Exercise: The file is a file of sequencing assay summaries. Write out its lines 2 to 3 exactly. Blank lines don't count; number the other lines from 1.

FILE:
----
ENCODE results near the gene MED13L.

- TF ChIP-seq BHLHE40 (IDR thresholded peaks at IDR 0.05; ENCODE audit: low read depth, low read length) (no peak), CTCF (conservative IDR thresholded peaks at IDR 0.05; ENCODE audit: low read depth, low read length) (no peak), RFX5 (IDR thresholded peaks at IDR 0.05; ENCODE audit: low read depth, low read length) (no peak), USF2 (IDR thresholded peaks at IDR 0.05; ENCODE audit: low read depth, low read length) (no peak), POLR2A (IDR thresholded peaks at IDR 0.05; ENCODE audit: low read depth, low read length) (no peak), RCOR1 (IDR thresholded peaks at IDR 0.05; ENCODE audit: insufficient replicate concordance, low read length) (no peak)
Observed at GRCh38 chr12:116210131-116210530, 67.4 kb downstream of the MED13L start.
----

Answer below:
- TF ChIP-seq BHLHE40 (IDR thresholded peaks at IDR 0.05; ENCODE audit: low read depth, low read length) (no peak), CTCF (conservative IDR thresholded peaks at IDR 0.05; ENCODE audit: low read depth, low read length) (no peak), RFX5 (IDR thresholded peaks at IDR 0.05; ENCODE audit: low read depth, low read length) (no peak), USF2 (IDR thresholded peaks at IDR 0.05; ENCODE audit: low read depth, low read length) (no peak), POLR2A (IDR thresholded peaks at IDR 0.05; ENCODE audit: low read depth, low read length) (no peak), RCOR1 (IDR thresholded peaks at IDR 0.05; ENCODE audit: insufficient replicate concordance, low read length) (no peak)
Observed at GRCh38 chr12:116210131-116210530, 67.4 kb downstream of the MED13L start.